I've been thinking about the connection between Buddhism and tea, or caffeine. It goes way back. All the way back, it seems (i.e. according to Alan Watts and many web-sources which may all be pointing back to Watts, for all I can tell), to Bodhidharma, the monk from India who brought Buddhism to China.
Bodhidharma is traditionally portrayed with brooding seriousness, but without eyelids. According to legend, he spent nine years staring at the wall of a cave, intent on piercing his way through to enlightenment. At one point, frustrated that his tired eyes kept closing, he tore off his eyelids and tossed them to the ground. They sprouted into tea bushes. What he saw as the problem became the solution for his drowsiness.
The solution was caffeine.
I wonder how this fits in with the Five Precepts, in particular with the fifth precept, which translated from Pali reads: "I undertake the training rule to abstain from fermented drink that causes heedlessness." In Thay's tradition, the fifth "mindfulness training" expands the rule to avoiding the consumption of anything that contains "toxins," from alcohol and drugs to certain movies and conversations. This training has been very helpful for me, supporting me for instance in my decision to skip much of the current cinema, which I consider too violent, and current television, which I find completely vapid. I summarize the training for myself as avoiding the consumption of things that cloud the mind, one way or another. My aim is clarity of mind.
It just bothers me that in the morning, I don't have much clarity of mind before I have my tea. It used to be coffee -- over the years, I've cut back from two strong cups of coffee, to one cup, to three cups of black tea, to two, and now just one. I'm down to one cup of tea in order to combat anxiety and sleeplessness. But the idea of leaving behind that one cup makes me pretty unhappy. PLEEEEZE don't make me give up caffeine entirely!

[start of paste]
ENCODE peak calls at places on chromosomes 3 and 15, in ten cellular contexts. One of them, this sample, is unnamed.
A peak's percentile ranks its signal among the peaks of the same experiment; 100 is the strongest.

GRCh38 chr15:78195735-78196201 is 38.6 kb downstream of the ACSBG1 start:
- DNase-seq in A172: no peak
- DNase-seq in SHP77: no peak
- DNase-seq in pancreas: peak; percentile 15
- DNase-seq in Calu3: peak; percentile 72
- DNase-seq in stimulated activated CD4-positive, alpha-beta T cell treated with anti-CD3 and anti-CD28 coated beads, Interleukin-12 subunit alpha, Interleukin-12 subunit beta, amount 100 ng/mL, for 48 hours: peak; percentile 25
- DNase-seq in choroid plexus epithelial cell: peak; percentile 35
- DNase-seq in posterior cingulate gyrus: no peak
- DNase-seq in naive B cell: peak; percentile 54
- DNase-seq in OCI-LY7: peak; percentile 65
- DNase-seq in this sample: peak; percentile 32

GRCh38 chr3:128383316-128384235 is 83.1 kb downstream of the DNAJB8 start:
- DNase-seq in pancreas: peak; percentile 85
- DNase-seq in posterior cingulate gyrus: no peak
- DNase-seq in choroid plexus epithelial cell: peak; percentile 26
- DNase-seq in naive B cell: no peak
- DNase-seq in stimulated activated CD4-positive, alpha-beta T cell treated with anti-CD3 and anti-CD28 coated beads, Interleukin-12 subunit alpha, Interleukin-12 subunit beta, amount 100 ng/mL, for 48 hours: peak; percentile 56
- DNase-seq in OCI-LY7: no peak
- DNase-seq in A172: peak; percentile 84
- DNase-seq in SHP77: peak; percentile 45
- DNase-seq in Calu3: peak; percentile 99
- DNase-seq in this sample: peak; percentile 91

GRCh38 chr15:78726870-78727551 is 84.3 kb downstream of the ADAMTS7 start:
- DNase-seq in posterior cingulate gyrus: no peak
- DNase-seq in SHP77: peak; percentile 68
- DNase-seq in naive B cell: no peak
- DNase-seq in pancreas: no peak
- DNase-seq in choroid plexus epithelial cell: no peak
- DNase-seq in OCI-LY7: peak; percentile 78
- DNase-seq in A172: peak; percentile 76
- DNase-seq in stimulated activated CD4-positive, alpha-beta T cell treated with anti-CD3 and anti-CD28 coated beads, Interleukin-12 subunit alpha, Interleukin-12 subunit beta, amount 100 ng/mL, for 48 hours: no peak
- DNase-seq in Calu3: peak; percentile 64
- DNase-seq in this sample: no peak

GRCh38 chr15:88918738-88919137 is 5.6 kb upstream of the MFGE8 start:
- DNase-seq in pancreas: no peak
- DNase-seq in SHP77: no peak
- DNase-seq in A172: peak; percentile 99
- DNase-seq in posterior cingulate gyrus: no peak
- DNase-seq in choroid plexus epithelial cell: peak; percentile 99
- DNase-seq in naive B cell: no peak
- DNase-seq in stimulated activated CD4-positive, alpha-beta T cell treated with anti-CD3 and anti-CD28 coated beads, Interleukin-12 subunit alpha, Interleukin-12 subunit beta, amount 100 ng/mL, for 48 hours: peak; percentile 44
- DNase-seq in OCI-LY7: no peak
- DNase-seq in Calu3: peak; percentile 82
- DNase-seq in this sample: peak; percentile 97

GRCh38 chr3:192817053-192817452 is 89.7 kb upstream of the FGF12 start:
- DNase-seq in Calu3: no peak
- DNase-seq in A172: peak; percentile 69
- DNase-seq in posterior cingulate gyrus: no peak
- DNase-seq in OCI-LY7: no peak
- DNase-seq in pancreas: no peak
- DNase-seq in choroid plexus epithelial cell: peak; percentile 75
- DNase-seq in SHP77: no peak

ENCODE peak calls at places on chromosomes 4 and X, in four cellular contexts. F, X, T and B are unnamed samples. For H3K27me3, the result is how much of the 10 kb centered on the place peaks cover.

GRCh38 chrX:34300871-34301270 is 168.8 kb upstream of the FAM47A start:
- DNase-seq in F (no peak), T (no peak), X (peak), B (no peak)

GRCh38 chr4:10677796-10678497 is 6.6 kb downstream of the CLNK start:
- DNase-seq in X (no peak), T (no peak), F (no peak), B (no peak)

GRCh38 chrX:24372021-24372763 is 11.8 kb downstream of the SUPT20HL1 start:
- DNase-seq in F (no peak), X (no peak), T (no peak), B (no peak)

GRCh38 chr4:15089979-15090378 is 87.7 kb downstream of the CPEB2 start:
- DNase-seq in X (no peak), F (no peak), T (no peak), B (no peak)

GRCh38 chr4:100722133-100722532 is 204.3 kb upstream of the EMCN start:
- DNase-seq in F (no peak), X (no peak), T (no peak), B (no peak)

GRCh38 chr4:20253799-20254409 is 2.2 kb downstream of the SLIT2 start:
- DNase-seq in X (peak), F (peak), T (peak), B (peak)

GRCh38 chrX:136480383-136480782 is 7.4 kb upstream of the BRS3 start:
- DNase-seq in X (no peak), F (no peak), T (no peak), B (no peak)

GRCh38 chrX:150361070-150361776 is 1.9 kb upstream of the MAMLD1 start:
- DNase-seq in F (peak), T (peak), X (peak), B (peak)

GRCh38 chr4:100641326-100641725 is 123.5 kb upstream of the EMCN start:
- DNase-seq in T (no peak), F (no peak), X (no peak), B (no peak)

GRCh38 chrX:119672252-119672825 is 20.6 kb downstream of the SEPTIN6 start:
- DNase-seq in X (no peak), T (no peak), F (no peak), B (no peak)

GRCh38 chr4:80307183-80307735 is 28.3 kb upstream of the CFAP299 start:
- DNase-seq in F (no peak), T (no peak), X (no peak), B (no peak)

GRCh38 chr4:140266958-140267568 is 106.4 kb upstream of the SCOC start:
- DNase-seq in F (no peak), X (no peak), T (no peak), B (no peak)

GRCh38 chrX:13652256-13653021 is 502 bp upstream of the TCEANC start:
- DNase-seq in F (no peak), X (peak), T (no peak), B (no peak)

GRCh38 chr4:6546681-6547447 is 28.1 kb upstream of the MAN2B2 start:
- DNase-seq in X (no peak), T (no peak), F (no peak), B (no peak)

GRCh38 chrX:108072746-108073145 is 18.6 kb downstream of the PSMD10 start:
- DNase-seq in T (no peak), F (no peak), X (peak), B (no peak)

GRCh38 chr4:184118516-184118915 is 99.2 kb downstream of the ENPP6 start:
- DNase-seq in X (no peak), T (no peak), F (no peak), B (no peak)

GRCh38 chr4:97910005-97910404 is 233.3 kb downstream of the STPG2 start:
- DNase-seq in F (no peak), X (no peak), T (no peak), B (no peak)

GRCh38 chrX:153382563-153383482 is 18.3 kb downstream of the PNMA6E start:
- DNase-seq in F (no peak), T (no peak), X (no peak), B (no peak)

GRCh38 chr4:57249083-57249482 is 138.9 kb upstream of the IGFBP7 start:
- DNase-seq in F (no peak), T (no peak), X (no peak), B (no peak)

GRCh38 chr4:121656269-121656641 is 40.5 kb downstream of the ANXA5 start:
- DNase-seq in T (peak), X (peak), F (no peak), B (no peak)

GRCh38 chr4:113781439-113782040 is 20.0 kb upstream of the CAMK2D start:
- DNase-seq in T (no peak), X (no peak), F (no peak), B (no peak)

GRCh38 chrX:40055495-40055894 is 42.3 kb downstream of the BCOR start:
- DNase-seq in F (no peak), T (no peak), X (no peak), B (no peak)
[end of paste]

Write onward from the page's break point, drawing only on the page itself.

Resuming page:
(No, green tea in the morning just won't cut it. And don't even mention decaf. The pleasure is in the taste AND the kick together, don't you see?)
I think that I am a little attached (okay, addicted) to caffeine. And yet I feel justified in holding on to it, because caffeine seems to hold a sanctioned, if not sanctified, position in Buddhist practice. I've many times seen mention, in the American Buddhist magazines, of bringing oneself right to the cushion in the morning, after rising and making oneself a cup of coffee. I know that coffee is a daily ritual for many members of my sangha. I have heard that at least one monastic in our tradition starts the day with a cup of coffee, and another with tea. And there is the whole Zen tea ceremony thing.
Thay even has a gatha for drinking tea:
This cup of tea in my two hands -
Mindfulness held uprightly!
My mind and body dwell
in the very here and now.
But I suspect he is speaking of green or white tea, not strong English Breakfast tea, dark enough to need milk.
At least I try to be mindful as I make the tea, try to enact the ritual as just that, a sort of ceremony for starting the day, and not as merely a set of actions I find myself doing yet again, wishing someone else had already cleaned out the tea ball. Maybe mindfulness makes the attachment part okay. Or, at least makes it part of the path. But I don't think that awareness of attachment is the goal of the path. Mindfulness of addiction is not what the Buddha meant by freedom. Just being aware of an attachment is not enough to free yourself of the suffering caused by the attachment. Especially if you don't really want to free yourself of the suffering caused by the attachment.
Well, I do want to be free of the suffering (the pre-tea grumpiness, the headache). I just don't want to be free of the cause of the suffering. Because I really like my one cup of caffeine ... er, tea.
I'm reminded of a story I heard the year I attended Quaker meeting. William Penn, governor of Pennsylvania, had befriended George Fox, the founder of the Society of Friends, and had just become "convinced" -- that is, converted. Quakers, of course, were committed to plain dress and non-violence, in contrast to Penn, who, as befitted his rank and station, dressed finely and carried a ceremonial sword. Penn was loathe to give up his sword. He asked Fox what to do, and Fox answered, "Wear it as long as thee can, William."
As for my tea?
"Drink it as long as thee can, Lauren."
It's all part of the path, right?
(Please stop glaring at me, Mr. B.)